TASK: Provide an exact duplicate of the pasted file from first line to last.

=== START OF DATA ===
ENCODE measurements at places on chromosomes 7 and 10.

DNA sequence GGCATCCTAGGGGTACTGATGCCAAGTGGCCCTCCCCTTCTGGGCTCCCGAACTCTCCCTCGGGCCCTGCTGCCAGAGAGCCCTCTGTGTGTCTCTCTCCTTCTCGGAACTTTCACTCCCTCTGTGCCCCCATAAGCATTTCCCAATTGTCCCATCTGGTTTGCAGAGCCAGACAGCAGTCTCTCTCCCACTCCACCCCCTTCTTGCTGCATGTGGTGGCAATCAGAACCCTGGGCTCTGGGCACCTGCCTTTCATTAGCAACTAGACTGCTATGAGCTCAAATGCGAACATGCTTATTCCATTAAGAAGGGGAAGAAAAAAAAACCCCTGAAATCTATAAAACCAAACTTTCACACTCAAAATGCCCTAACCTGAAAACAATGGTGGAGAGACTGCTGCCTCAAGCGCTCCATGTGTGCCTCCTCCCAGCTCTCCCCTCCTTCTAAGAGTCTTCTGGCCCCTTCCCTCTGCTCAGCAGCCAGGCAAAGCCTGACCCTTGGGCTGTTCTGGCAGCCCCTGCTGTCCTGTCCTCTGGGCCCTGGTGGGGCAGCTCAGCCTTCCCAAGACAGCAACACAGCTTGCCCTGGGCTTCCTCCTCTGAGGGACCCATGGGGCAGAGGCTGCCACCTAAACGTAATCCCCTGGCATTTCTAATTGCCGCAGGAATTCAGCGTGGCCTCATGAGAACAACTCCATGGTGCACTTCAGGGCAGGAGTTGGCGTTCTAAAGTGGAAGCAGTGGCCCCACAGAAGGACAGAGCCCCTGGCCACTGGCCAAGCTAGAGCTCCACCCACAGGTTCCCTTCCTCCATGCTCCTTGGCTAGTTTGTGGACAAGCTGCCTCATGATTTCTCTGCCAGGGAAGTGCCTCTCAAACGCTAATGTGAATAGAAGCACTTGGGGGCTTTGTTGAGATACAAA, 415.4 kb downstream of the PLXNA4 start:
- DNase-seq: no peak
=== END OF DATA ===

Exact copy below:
ENCODE measurements at places on chromosomes 7 and 10.

DNA sequence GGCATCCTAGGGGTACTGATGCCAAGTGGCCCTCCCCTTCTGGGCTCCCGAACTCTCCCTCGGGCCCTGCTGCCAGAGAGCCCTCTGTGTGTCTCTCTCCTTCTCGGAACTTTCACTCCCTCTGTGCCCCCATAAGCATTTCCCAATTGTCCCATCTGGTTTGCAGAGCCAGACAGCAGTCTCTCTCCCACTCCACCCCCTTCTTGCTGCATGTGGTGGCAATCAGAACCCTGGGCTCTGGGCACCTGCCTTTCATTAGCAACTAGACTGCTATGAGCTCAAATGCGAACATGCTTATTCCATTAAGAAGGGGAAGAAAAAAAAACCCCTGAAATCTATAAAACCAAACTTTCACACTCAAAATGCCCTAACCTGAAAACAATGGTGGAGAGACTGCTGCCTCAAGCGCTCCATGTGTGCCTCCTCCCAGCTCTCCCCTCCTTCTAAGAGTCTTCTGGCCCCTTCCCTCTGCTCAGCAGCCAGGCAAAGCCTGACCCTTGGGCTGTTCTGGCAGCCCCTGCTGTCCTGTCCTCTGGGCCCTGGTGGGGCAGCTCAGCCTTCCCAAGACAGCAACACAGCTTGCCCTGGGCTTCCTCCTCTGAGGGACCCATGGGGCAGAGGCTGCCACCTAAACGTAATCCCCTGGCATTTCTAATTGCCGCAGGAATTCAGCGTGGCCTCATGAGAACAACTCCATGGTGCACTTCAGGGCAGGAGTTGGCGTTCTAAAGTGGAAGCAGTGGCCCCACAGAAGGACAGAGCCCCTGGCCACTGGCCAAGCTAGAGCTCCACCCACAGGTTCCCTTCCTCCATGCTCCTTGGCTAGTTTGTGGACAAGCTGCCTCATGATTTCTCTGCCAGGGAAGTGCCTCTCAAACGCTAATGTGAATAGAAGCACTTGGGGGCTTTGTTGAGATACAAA, 415.4 kb downstream of the PLXNA4 start:
- DNase-seq: no peak